Crash in Alaska and Lack of Probing About Key Safety System
It is not good when crash investigators reveal a distinct lack of curiosity. Case in point: the investigation into the crash in Alaska which killed the pilot, Sen. Ted Stevens and three other passengers. Four other passengers survived, although injured. (See Aviation Safety Journal, January 2011, “For Lack of a Locking Screw, a Crashed Airplane Could Not be Found Quickly”)
The National Transportation Safety Board (NTSB) just recently wrapped up its investigation into the August 2010 crash. The NTSB determined that the pilot, who had a history of stroke but had been granted a first class medical certificate after the event by the Federal Aviation Administration (FAA), was “temporarily unresponsive” as the airplane veered left into the path of high terrain.
The radar altimeter sounded a warning about 5 seconds before impact, and the airplane struck the tree tops in a climbing, left bank attitude indicating that the pilot was reacting at the last moment to avoid the terrain.
The airplane was equipped with a Terrain Awareness and Warning System (TAWS). This piece of avionics equipment could have alerted the pilot to dangerous terrain ahead. TAWS features a “look ahead” function that provides both aural and visual warning of looming terrain which is as high or higher than the airplane. This safety technology has saved many a pilot and his passengers from driving a perfectly good airplane into the ground.
But in this case, the TAWS was inhibited. In this mode, the aural and visual alerts of terrain ahead are deactivated. The pilot deactivates the system by pushing a button on the control panel. Investigators dug through the wreckage and found the TAWS control panel caked in mud. When the dirt was scraped away, the TAWS inhibit button was found in the depressed position – meaning TAWS essentially had been disabled by the pilot.
Investigators intimated that inhibiting TAWS is standard practice among many pilots in Alaska because of the system’s tendency to issue distracting nuisance alerts. These are not false alarms, but bona fide alerts based on the airplane’s height above terrain.
As NTSB Chairman Deborah Hersman stated:
“While aviation, especially general aviation, is a big part of life in Alaska, the risks of flying in Alaska are greater than in the continental U.S. There is unforgiving terrain – 39 mountain ranges with high peaks and deep gorges, and more than 100,000 glaciers. Then, there’s the challenging and rapidly changing weather conditions. Lastly, there are uncontrolled airports, dirt strips, lakes and rivers that serve as regular landing spots.”
One Board Member, Robert Sumwalt, was even more direct: “It makes no sense to me that to fly in Alaska you have to inhibit TAWS” [to reduce nuisance alerts].
The accident airplane was a de Havilland DHC-3T equipped with floats for take-offs and landings in the myriad lakes in the region. Lakes are not officially designated airports in the TAWS data base, so the system will alert the pilot when he is about to land on a lake, as he intends.
To suppress such an alert, TAWS can be inhibited. However, that can be done moments before landing. On the accident airplane, TAWS was inhibited during the cruise portion of flight.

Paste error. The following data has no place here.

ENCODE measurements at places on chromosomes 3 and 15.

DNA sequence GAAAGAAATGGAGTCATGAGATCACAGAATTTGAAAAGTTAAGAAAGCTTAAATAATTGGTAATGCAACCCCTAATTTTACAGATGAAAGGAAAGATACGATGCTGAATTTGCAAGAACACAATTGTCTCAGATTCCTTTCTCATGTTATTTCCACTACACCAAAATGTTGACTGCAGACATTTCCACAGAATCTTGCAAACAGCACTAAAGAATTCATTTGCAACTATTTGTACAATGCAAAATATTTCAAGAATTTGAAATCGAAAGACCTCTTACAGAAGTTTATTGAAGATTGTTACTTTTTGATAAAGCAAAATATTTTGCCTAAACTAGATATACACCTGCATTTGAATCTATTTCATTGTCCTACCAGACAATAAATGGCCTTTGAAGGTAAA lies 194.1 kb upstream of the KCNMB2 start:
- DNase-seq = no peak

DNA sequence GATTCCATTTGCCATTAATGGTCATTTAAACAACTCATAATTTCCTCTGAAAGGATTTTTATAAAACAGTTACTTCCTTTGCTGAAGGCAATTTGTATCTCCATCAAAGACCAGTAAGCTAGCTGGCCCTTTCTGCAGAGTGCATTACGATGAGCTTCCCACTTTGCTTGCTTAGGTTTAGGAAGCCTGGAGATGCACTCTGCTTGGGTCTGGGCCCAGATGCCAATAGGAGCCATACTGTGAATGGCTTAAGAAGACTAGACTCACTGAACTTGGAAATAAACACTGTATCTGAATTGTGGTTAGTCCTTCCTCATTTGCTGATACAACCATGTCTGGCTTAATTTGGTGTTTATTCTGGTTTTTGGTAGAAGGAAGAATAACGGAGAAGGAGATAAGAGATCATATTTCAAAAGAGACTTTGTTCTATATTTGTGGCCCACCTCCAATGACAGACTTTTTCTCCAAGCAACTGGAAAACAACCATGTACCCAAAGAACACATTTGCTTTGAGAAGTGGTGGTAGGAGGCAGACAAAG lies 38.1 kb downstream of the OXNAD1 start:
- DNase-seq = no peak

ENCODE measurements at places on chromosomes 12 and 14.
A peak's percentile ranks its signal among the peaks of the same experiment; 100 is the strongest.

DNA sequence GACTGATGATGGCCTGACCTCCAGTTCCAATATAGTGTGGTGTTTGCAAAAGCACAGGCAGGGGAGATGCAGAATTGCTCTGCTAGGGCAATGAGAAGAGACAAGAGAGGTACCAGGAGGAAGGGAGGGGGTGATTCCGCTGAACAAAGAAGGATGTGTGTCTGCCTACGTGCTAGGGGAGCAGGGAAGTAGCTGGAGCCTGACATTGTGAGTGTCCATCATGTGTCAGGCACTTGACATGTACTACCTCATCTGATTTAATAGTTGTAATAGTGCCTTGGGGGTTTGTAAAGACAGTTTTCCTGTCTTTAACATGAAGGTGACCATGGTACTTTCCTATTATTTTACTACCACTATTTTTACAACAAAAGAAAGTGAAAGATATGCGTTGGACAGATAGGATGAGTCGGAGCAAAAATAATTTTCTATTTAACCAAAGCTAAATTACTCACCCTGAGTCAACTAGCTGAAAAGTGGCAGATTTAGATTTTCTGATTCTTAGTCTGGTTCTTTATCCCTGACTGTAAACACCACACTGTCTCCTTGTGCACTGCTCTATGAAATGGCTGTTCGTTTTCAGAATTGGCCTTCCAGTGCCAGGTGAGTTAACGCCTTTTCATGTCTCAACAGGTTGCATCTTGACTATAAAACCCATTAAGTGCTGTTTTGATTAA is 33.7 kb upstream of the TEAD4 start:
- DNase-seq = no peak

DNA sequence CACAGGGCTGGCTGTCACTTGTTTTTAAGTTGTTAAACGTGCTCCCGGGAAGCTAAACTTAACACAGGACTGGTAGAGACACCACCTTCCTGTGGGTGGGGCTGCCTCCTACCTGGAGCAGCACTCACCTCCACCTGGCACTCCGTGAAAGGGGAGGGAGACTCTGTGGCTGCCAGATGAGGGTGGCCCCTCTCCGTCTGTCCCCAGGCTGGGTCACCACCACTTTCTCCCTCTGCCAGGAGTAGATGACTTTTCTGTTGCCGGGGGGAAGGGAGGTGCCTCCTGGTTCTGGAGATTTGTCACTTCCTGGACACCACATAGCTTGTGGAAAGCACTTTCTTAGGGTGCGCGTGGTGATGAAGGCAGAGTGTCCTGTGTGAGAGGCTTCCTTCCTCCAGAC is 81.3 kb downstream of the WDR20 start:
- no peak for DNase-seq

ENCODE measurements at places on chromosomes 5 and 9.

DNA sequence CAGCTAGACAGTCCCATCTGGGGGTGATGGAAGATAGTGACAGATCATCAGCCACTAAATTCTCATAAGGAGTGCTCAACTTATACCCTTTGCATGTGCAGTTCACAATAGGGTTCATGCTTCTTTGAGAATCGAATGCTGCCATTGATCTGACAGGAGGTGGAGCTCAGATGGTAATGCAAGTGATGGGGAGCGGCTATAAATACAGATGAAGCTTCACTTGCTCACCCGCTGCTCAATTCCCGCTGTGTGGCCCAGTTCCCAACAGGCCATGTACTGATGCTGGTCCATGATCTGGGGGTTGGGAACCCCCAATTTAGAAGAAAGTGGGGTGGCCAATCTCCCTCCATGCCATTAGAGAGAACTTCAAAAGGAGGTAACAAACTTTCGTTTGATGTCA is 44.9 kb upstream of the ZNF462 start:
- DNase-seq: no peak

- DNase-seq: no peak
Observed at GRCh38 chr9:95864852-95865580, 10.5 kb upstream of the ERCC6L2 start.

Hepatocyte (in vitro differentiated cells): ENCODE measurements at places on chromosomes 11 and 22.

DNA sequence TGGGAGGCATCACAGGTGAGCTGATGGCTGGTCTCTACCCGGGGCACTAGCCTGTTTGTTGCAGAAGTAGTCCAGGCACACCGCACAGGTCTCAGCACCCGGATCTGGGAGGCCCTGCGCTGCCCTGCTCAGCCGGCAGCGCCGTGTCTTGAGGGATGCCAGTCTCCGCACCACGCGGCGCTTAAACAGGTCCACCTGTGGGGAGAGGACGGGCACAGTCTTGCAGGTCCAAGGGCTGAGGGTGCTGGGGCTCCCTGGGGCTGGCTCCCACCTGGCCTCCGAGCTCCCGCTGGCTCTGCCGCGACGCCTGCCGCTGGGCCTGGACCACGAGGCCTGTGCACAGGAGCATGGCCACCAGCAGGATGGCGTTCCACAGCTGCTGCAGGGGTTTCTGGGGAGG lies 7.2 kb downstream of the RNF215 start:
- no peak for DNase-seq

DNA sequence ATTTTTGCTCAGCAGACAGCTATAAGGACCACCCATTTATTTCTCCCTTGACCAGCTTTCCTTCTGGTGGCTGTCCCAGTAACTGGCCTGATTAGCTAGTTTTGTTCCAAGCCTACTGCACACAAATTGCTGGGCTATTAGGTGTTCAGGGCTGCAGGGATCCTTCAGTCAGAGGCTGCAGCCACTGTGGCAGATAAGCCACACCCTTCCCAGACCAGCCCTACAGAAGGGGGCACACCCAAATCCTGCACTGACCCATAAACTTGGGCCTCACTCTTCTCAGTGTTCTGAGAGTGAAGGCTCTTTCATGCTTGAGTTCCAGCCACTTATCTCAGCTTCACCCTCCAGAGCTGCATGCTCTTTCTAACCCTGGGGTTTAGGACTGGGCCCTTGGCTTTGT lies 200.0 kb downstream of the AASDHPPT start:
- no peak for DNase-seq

Contrary to flights the previous days from the fishing camp on Lake Nerka southeast 52 miles to a remote fishing camp on the Nushagak River, the accident flight veered left to an east-northeast direction. The course change took the aircraft into mountainous terrain.
Had TAWS not been inhibited, the system would have issued an alert, “Caution, Terrain” about 30 seconds before impact. About 15 seconds before striking terrain the system would have sounded, “Terrain, Terrain, Pull Up, Pull Up.” The electronic map display associated with TAWS would have shown terrain 100 feet to 1,000 feet below the aircraft in yellow; terrain within 100 feet of the airplane’s altitude or higher would have been depicted in red.
With 30 seconds notice, a pilot should have had ample time to maneuver his airplane and avoid impact with the ground. That is, if TAWS is not inhibited.
Investigators were unable to determine why the pilot deviated from his previous routes and turned east-northeast. Did he have another stroke? Three autopsies were unable to find such evidence.
Investigators interviewed the senior pilot and fellow pilots at General Communications, Inc. (GCI), the owner/operator of the de Havilland float plane. NTSB investigators did not ask a single one of them about any habits on their part or the accident pilot to inhibit TAWS. Nor were other pilots in the region, flying for different companies, asked about any tendency to inhibit TAWS.
If pilots are inhibiting TAWS to suppress alerts of threatening terrain, maybe they are flying too low. After all, the accident pilot was flying about 100 feet higher than on previous flights through the mountain pass (where he suddenly turned left towards what a fellow pilot described as “smack in the biggest portion of the Muklung hills”). But the accident pilot was still flying lower than the tops of the hills.
Are there other cases in which pilots in Alaska are flying lower than the conditions warrant, with TAWS inhibited? Who knows? The records of interviews with other GCI pilots reveal no curiosity whatsoever on the part of NTSB investigators about these critical questions.
There were no recommendations from the NTSB to the FAA to find out if there is a widespread habit in Alaska for pilots to fly with TAWS inhibited – which is like flying without TAWS at all.
Any accident which occurs because a key safety system is inhibited or shut off goes beyond ironic tragedy. It is the very essence of a useless crash. There will likely be another because the NTSB did not inquire further.